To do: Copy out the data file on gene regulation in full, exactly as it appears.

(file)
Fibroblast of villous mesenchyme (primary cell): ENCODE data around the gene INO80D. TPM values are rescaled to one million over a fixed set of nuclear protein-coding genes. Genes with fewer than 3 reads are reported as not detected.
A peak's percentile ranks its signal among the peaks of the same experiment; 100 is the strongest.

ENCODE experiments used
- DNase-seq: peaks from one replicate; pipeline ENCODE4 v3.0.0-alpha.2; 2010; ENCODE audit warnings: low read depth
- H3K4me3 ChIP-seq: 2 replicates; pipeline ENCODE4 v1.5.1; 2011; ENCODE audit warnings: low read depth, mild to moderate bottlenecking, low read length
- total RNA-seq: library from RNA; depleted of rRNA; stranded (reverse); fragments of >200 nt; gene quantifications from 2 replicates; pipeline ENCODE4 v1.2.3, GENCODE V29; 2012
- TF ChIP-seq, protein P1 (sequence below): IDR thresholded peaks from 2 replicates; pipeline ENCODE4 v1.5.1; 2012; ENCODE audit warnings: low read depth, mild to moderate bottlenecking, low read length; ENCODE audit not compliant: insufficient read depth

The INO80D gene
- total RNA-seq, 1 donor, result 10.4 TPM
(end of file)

Fibroblast of villous mesenchyme (primary cell): ENCODE data around the gene INO80D. TPM values are rescaled to one million over a fixed set of nuclear protein-coding genes. Genes with fewer than 3 reads are reported as not detected.
A peak's percentile ranks its signal among the peaks of the same experiment; 100 is the strongest.

ENCODE experiments used
- DNase-seq: peaks from one replicate; pipeline ENCODE4 v3.0.0-alpha.2; 2010; ENCODE audit warnings: low read depth
- H3K4me3 ChIP-seq: 2 replicates; pipeline ENCODE4 v1.5.1; 2011; ENCODE audit warnings: low read depth, mild to moderate bottlenecking, low read length
- total RNA-seq: library from RNA; depleted of rRNA; stranded (reverse); fragments of >200 nt; gene quantifications from 2 replicates; pipeline ENCODE4 v1.2.3, GENCODE V29; 2012
- TF ChIP-seq, protein P1 (sequence below): IDR thresholded peaks from 2 replicates; pipeline ENCODE4 v1.5.1; 2012; ENCODE audit warnings: low read depth, mild to moderate bottlenecking, low read length; ENCODE audit not compliant: insufficient read depth

The INO80D gene
- total RNA-seq, 1 donor, result 10.4 TPM